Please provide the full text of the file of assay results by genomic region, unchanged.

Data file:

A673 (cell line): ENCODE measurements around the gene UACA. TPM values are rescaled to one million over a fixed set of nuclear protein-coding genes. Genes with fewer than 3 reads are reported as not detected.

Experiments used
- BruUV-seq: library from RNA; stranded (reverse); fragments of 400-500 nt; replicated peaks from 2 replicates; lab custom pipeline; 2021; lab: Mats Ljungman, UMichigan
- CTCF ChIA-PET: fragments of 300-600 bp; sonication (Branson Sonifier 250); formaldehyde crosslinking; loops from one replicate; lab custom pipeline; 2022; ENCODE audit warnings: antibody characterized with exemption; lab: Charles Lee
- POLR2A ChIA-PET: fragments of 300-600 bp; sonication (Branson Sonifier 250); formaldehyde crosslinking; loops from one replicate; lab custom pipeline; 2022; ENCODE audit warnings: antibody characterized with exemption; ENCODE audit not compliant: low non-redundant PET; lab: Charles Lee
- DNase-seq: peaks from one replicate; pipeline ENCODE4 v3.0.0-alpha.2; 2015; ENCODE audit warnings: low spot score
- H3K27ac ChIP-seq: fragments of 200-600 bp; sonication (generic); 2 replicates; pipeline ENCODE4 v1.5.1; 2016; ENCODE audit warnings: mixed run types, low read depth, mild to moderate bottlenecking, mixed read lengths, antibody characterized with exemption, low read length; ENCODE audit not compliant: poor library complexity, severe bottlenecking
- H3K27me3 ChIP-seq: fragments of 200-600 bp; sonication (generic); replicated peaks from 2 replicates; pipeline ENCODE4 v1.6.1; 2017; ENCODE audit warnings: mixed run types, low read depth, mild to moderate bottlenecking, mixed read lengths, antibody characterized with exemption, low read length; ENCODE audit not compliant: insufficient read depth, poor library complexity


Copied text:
A673 (cell line): ENCODE measurements around the gene UACA. TPM values are rescaled to one million over a fixed set of nuclear protein-coding genes. Genes with fewer than 3 reads are reported as not detected.

Experiments used
- BruUV-seq: library from RNA; stranded (reverse); fragments of 400-500 nt; replicated peaks from 2 replicates; lab custom pipeline; 2021; lab: Mats Ljungman, UMichigan
- CTCF ChIA-PET: fragments of 300-600 bp; sonication (Branson Sonifier 250); formaldehyde crosslinking; loops from one replicate; lab custom pipeline; 2022; ENCODE audit warnings: antibody characterized with exemption; lab: Charles Lee
- POLR2A ChIA-PET: fragments of 300-600 bp; sonication (Branson Sonifier 250); formaldehyde crosslinking; loops from one replicate; lab custom pipeline; 2022; ENCODE audit warnings: antibody characterized with exemption; ENCODE audit not compliant: low non-redundant PET; lab: Charles Lee
- DNase-seq: peaks from one replicate; pipeline ENCODE4 v3.0.0-alpha.2; 2015; ENCODE audit warnings: low spot score
- H3K27ac ChIP-seq: fragments of 200-600 bp; sonication (generic); 2 replicates; pipeline ENCODE4 v1.5.1; 2016; ENCODE audit warnings: mixed run types, low read depth, mild to moderate bottlenecking, mixed read lengths, antibody characterized with exemption, low read length; ENCODE audit not compliant: poor library complexity, severe bottlenecking
- H3K27me3 ChIP-seq: fragments of 200-600 bp; sonication (generic); replicated peaks from 2 replicates; pipeline ENCODE4 v1.6.1; 2017; ENCODE audit warnings: mixed run types, low read depth, mild to moderate bottlenecking, mixed read lengths, antibody characterized with exemption, low read length; ENCODE audit not compliant: insufficient read depth, poor library complexity